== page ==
No flags or speeches as Dublin cathedral hosts prayers for peace in Israel and Palestine

Susan McHugh of the Peace 93 movement in Northern Ireland among those at gathering at Christ Church Cathedral

About 100 people, including several families, gathered at Dublin’s Christ Church Cathedral on Sunday evening to pray for peace in Israel and Palestine.

The short service of silence, singing, prayer and poetry-reading was the brainchild of Dublin native Martin Roper, who created the Irish Writing Programme at the University of Iowa. There were no flags, posters or banners in the cathedral, no political speeches, “just humans gathering for peace for all people” the invites said.

Having put out the idea of a gathering for peace for both Palestine and Israel – believed to be the first of its kind in Ireland during the recent conflict – Mr Roper was joined in organising the event by Susan McHugh of the Peace 93 movement which mobilised 20,000 people for peace in the Northern Ireland conflict after the Warrington bombings in the UK.

He was also joined by Debbie Deegan, author of the book To Russia with Love and managing director of the charity To Children with Love.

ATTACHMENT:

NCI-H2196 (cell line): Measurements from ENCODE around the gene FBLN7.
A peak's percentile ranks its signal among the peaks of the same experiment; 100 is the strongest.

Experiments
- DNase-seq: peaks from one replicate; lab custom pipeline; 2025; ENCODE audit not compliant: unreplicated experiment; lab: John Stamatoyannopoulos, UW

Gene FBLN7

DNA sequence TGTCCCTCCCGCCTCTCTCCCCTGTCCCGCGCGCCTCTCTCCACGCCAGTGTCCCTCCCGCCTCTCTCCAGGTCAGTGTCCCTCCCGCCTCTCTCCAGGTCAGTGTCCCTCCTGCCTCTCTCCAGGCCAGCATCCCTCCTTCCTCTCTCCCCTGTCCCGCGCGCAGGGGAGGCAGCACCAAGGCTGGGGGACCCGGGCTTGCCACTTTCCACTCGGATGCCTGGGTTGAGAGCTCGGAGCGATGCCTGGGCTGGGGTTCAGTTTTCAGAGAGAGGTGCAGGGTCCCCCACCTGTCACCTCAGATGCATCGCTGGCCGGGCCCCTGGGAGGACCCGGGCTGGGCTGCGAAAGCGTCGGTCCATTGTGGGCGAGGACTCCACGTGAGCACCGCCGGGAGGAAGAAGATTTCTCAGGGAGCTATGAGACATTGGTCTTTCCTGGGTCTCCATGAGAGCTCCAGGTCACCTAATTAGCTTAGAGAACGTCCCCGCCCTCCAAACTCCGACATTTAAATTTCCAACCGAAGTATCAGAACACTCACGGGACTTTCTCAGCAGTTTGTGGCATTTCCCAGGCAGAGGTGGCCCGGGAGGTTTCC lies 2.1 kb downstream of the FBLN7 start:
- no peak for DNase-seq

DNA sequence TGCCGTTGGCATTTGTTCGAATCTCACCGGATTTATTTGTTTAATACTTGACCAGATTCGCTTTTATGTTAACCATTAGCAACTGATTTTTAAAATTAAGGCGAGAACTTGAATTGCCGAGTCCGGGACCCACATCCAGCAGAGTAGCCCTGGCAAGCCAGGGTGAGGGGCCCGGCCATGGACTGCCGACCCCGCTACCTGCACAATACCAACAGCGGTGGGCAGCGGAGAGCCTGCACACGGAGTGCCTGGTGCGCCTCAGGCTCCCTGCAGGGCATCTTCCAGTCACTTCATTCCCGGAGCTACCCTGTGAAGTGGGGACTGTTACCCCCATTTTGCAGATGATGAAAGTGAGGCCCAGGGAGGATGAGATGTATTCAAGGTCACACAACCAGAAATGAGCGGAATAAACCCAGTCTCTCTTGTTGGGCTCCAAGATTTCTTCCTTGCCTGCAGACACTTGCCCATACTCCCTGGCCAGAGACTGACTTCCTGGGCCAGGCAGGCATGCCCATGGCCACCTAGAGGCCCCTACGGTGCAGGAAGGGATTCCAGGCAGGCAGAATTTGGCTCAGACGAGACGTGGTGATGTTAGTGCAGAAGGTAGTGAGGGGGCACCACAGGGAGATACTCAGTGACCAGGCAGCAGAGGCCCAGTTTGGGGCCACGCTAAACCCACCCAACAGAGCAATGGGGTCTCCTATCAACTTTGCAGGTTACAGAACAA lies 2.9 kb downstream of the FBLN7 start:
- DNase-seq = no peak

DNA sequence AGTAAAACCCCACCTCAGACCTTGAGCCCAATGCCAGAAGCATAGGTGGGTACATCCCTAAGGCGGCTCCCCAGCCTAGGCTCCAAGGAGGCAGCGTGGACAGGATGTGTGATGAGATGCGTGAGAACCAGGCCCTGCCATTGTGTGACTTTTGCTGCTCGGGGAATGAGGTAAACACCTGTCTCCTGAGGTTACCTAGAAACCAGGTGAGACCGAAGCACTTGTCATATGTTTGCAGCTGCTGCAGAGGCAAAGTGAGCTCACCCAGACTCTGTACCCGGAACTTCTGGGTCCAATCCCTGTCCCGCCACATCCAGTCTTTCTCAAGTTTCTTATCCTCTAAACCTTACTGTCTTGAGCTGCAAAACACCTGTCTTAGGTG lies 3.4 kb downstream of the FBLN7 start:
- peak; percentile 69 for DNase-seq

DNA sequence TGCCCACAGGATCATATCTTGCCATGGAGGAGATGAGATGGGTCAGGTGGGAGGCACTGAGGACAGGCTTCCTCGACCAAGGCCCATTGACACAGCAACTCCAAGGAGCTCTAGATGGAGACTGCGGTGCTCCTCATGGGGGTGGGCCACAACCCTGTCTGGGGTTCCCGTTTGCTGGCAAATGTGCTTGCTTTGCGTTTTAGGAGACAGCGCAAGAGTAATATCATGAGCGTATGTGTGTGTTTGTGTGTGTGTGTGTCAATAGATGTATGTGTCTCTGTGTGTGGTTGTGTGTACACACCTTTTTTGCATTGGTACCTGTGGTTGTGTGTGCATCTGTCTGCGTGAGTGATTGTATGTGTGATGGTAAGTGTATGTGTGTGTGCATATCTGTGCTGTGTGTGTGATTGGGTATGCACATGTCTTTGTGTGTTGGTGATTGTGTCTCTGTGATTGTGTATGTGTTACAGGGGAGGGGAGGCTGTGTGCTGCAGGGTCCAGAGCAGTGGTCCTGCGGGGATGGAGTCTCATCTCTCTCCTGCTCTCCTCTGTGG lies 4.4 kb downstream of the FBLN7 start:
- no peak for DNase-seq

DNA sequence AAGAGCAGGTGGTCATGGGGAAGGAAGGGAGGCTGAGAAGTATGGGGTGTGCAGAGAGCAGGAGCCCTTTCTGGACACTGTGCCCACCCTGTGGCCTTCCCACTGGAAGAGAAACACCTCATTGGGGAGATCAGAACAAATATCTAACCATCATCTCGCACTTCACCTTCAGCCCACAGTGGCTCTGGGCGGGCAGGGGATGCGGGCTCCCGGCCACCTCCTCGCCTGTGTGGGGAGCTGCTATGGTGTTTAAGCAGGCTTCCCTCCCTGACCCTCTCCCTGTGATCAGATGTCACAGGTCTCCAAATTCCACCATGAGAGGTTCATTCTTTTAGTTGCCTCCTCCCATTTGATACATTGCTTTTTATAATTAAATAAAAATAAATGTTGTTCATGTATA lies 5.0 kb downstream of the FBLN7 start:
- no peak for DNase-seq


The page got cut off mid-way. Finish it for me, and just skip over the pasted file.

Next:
In the ornate surrounds of the cathedral, much of which was lit by candlelight as darkness fell, Mr Roper welcomed the congregation with a greeting in both Arabic and Hebrew. Taking a definition of love “as the ability to extend yourself to another human being” and “perhaps people you do not know”, he asked people “to consider extending yourself to the enemy”.

A poem, Kindness, was read by Audrey Wazenska, a pupil at Coláiste Eoin, in Finglas. After five minutes of silent contemplation, the singer Julie Feeney gave a rendition of Imagine, by John Lennon and Yoko Ono.

Mr Roper told The Irish Times he had been moved to suggest the gathering out of grief over what was happening to people on both sides of the current conflict. He said the aim “is to replicate this loving event throughout the world”.

Ms Deegan said she was “outraged” by what was on television and on social media, “scenes never seen before”.

Ms McHugh said she saw “so much of myself in 1993” in Mr Roper. “We were a non-political viewpoint. You have to understand both sides, people have to sit down and talk,” she said.

Tim O'Brien

Tim O'Brien

Tim O'Brien is an Irish Times journalist